Sparrowhawk (Accipiter nisus) population in Prague

The wildlife of Prague is very rich especially with regard to birds of prey. We documented numerous breeding sites of Buzzard (Buteo buteo), Marsh Harrier (Circus aeruginosus), few nests of Goshawk (Accipiter gentiles), Honey-buzzard (Pernis apivorus) and one permanent nest of Peregrine Falcon (Falco peregrinus). The most numerous are Kestrels (Falco tinnunculus) followed by Sparrowhawks.

The sparrowhawk is a common bird of prey in Europe. Those living in Bohemia are partly migrants. Recoveries of our birds, mostly yearlings, are known from western Europe (e.g. France, Spain, or Portugal). Sparrowhawks have been reported for Prague as being a rare species in previous reports.However the population living in Prague is in fact unexpectedly large and reveals differences in comparison with data from the countryside due to special environmental conditions. The life and nesting of this species is connected with parks, small woods or shrub-planted slopes (frequently very small) scattered within inhabited areas. Food (mainly house sparrows, great tits, black birds and other town song birds) is often taken within a typical urban environment (house roofs, streets, yards etc.)

Since 1985, the study of the sparrowhawk population in Greater Prague (cca 500 square km) has each year given a picture of the distribution of nests. Each year the important ecological, individual and breeding data were collected. There are 120 stable and 30 occasional nest sites within the central area of about 220 square km. As not all places are continuously occupied, the number of breeding pairs in particular years fluctuates between 60 to 92. For Greater Prague with rural areas close to borders we estimate up to120 breeding pairs in some years.

During the past few years 50-75% of breeding birds were physically examined every season. Since the breeding season of 1989, color wing tags are used to gain better knowledge of the breeding individuals. Each year the maximum fledglings have been ringed. Similar method of data collection was used within the surrounding area near the borders of Greater Prague (about 50 nest sites). Thus, two sets of data, those from urban (central) and rural area (outskirts) can be compared.

Population density and its changes:

The density of nests in some places within the central area is very high. In some cases we counted 150-210 ha per pair. The Prague average is about 600 ha per pair. Each year some nests have been found closer than 200m apart. Long-term changes in the breeding density of sparrowhawks revealed high fluctuations till 1993 but since that the number of breeding pair remains almost stable in the level of about 60 pairs.

Changes in Sparrowhawk breeding in the Prague urban environment:

Sparrowhawks adapted to the urban environment differ in many ways from rural ones:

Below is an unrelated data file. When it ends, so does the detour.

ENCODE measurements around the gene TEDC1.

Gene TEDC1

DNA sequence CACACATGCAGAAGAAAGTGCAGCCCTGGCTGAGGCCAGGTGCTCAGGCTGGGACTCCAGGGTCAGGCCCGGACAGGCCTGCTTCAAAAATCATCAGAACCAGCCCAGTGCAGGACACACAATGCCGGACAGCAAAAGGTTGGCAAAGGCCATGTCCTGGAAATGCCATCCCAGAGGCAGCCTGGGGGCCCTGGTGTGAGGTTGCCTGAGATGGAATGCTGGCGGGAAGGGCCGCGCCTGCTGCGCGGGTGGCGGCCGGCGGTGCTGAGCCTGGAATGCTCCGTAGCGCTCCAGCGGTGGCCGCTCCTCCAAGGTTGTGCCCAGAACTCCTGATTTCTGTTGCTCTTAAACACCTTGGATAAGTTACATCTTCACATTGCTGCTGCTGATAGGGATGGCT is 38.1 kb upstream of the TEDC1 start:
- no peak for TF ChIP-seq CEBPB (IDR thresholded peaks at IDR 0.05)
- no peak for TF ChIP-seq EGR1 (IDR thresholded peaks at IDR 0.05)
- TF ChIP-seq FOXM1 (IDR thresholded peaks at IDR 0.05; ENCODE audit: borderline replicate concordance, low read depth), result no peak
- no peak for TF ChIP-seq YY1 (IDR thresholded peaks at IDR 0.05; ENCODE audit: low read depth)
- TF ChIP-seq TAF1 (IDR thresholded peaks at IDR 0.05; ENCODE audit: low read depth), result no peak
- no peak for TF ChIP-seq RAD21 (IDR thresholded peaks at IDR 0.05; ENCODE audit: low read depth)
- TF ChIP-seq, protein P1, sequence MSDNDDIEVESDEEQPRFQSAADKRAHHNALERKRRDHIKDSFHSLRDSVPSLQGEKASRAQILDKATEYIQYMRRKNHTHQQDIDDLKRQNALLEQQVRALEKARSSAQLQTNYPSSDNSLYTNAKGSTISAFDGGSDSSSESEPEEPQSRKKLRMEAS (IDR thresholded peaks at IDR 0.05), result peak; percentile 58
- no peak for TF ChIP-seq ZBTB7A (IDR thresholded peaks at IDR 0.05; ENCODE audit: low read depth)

(1) Rural populations of sparrowhawks typically locate their nests on spruce, pine or larch. In Prague they frequently use also broad-leaved trees (25 %), which is for Bohemia an exception.

(2) Urban sparrowhawks start to breed generally earlier than those living in the countryside.

(3) Differences in timing from year to year are smaller in urban than in rural populations.

Yearlings (one year birds):

Only a smaller part of yearlings generally breed in rural populations. At Prague, the number of breeding yearlings is relatively high in some years. Sparrowhawks (and other raptors with later sexual maturity) have thus an effective reserve in the reproductive potential of yearlings. They can stabilize the reproduction after e.g. bad winters and a successful breeding of yearlings can cause a population growth in years or areas with good feeding conditions. Yearlings breed later than adults, generally in the second half of the breeding season. The breeding period in Prague is therefore prolonged. Yearlings move from birthplace to their first breeding place a mean distance of 5.3 km for males and 8.8 km for females.

Influence of the age of breeding birds on the timing of breeding:

Analysis shows that the age of males is crucial for the timing of breeding. The older birds tend to breed earlier in the spring. If we take egg-laying time for adult males only, then the fluctuation from year to year will be largely determined by annual differences in the suitability of the weather in winter and early spring. The relationship between mild winters and early breeding in1988-90 is evident for both, urban and rural birds.


The structure and extend of the urban environment at Prague is large enough to support stable, relatively independent population of Sparrowhawks. The breeding of these adapted birds is altered due to special conditions within the town.

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